Wild chimpanzees in Uganda have been observed eating clay to supplement their diets following the widespread destruction of raffia palm trees they relied on for minerals, scientists have discovered.
Researchers at the University of Oxford said the chimps were seen eating and drinking from clay pits and termite mounds in the Budongo forest.
Until 2000, there were plenty of raffia palms for chimps in this forest and their decaying pith was an important source of minerals for the primates. However, raffia palms began to decline from around 2005, with the leaves used to tie and cut tobacco leaves. Since then clay feeding has increased.
The findings were published in the journal PLOS One and suggest the main reason chimps are eating clay is to boost the minerals in their diet and help them to "detox" and digest their food.
Scientists watched the chimps using leaves like "clay sponges", where they would dip them in the clay water and then put them to their mouths to squeeze the liquid out. The chimps also used their fingers to pick lumps of clay directly from the ground then ate it.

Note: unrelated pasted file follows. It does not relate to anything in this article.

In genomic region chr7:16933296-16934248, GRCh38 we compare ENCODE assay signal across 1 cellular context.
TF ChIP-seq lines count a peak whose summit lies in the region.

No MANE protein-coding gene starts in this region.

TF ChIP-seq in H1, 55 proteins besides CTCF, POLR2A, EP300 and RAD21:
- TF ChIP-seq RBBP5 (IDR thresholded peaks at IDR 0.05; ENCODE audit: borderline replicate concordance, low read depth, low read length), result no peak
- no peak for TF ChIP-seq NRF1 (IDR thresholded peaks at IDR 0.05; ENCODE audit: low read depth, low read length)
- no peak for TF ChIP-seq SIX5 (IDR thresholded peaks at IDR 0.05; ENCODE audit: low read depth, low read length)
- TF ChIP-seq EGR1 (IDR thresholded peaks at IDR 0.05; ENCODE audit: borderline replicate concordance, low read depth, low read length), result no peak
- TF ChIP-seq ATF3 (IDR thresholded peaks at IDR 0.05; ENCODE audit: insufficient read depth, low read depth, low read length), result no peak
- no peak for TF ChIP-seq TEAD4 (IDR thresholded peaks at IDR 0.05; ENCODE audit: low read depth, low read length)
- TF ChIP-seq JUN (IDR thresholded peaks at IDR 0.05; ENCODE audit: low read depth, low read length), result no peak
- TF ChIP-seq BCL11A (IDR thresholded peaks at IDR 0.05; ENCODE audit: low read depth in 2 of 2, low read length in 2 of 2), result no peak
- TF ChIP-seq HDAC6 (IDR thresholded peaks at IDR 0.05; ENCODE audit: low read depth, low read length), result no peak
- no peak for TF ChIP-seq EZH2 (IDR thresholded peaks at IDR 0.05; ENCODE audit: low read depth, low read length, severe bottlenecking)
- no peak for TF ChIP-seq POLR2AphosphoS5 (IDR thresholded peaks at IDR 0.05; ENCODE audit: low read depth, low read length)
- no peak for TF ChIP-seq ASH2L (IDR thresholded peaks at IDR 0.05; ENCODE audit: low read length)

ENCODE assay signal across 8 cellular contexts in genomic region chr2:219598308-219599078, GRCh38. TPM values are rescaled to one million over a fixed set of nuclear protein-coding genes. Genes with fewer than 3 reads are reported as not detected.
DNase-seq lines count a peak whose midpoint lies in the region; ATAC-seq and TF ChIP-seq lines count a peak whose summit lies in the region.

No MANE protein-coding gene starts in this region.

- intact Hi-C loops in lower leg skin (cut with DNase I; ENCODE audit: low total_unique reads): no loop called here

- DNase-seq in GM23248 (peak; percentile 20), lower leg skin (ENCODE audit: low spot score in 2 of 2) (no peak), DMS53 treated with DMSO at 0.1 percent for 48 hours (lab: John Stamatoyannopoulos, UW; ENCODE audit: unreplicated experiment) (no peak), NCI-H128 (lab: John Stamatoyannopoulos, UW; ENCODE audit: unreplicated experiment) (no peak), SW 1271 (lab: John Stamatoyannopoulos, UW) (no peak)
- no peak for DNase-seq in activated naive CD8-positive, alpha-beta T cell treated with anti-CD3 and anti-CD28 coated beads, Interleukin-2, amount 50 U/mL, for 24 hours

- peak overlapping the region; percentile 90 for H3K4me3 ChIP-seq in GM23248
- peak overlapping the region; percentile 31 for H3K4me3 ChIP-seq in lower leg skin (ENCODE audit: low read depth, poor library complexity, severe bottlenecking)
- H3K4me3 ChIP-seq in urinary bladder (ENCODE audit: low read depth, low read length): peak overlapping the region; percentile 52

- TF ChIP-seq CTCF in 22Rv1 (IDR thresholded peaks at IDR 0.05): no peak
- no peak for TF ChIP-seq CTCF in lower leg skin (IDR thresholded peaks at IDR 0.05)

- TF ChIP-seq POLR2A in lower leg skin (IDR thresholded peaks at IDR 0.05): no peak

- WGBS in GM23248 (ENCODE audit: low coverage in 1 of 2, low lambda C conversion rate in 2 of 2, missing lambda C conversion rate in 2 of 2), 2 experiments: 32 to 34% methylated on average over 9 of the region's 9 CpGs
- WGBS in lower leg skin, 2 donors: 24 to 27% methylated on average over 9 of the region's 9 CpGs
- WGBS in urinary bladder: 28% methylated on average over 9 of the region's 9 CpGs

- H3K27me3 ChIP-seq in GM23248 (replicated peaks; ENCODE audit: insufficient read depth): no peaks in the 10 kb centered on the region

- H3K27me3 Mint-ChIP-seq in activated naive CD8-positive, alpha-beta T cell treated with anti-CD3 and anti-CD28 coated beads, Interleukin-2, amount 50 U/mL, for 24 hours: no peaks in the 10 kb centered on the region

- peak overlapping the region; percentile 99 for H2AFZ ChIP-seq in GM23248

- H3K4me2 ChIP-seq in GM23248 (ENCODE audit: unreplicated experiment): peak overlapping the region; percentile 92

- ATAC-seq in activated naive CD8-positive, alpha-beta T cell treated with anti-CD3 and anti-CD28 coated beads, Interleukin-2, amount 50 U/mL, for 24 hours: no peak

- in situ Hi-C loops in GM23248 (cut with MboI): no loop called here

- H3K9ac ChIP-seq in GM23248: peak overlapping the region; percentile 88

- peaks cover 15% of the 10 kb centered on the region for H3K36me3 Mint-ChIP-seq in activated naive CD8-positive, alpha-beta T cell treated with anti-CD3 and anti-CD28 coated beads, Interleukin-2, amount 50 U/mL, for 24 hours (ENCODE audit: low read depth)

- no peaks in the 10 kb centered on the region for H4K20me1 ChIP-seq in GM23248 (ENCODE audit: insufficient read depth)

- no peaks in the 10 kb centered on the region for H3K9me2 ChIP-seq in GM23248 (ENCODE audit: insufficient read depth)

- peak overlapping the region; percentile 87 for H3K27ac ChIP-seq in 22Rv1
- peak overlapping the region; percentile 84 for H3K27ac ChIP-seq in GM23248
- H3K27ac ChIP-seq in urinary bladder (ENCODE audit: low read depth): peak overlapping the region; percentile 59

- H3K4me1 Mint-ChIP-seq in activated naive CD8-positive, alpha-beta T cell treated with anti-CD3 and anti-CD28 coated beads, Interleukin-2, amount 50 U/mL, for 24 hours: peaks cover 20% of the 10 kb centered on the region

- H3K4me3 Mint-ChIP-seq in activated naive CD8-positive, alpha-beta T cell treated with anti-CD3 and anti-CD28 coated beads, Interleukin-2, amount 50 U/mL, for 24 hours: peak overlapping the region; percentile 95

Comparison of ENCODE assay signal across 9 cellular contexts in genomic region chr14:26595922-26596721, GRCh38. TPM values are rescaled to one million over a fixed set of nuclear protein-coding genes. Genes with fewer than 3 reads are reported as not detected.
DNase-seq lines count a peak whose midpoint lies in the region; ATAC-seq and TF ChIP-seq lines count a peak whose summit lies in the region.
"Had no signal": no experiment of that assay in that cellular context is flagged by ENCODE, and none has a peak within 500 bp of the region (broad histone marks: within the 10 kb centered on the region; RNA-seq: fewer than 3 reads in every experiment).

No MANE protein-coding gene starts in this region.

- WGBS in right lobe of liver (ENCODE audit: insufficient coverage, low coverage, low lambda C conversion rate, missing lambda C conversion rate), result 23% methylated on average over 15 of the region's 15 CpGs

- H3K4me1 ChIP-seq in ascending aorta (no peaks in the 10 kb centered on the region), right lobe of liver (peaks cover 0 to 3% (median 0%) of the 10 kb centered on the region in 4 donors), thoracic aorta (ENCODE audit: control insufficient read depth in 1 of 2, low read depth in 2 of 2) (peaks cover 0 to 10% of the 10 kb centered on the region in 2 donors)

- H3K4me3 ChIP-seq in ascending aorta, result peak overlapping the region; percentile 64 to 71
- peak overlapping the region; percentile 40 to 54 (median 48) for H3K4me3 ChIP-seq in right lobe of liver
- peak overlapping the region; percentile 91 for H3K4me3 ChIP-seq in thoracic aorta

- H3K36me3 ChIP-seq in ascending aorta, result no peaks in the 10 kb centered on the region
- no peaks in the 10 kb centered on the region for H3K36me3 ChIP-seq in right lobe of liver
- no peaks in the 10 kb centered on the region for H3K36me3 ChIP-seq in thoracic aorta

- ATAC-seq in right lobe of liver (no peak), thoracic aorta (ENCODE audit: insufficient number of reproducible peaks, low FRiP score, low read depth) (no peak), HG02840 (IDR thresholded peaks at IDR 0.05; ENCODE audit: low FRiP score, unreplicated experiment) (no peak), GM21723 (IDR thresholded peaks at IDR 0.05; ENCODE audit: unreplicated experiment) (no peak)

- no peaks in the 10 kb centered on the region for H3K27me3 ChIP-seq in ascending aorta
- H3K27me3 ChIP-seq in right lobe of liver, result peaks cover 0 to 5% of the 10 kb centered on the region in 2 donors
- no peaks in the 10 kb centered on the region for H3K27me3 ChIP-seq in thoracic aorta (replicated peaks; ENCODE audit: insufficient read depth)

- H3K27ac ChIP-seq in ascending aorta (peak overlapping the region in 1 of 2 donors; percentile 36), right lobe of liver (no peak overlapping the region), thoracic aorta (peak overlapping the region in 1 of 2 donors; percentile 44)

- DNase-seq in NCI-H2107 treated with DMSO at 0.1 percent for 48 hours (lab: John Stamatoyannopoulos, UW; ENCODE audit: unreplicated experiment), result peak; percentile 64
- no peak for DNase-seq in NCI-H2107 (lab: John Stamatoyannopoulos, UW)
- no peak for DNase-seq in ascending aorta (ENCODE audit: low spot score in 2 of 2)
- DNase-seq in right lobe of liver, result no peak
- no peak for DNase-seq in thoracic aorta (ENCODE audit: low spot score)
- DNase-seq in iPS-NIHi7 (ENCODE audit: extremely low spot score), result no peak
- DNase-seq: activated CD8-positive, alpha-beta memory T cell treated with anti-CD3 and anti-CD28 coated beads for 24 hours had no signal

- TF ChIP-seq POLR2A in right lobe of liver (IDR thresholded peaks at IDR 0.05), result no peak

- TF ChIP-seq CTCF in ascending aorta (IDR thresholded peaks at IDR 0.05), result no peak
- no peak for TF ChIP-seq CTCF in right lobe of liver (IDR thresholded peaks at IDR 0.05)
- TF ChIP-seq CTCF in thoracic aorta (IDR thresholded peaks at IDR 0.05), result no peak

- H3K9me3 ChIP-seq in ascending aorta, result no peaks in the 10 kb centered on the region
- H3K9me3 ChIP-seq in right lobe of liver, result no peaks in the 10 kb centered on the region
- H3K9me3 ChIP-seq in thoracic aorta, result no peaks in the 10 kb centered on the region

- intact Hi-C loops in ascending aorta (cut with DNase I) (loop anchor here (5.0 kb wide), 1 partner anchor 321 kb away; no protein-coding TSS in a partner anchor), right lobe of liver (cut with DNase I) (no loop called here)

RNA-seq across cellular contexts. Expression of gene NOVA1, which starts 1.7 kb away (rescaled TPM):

The team analysed the clay and soils and found they are high in a range of minerals, with clay being particularly high in aluminium, which is used by many species to aid digestion and detoxification. Scientists say the chimps probably use the clay to neutralise the high levels of tannins their diet of fruits and leaves includes.
They clay also contains sodium, calcium, iron, magnesium and potassium and the sponges were the most effective way to absorb the minerals.
Vernon Reynolds, leader of the study, said: "Raffia is a key source of sodium, but to our surprise the sodium content was very low in the clay so this does not appear to be the main reason for the new clay-bingeing. Instead, we believe the low concentrations of minerals present in their normal diet of fruit and leaves suggests that the clay is eaten as a general mineral supplement."
Study co-author Cat Hobaiter added: "Chimpanzees are often thought of as being very conservative, and the destruction of their natural feeding species can be hugely problematic. It's fascinating to see that Budongo chimps may compensate for the loss of one major source of minerals in their diet by increasing their use of alternatives like the clay."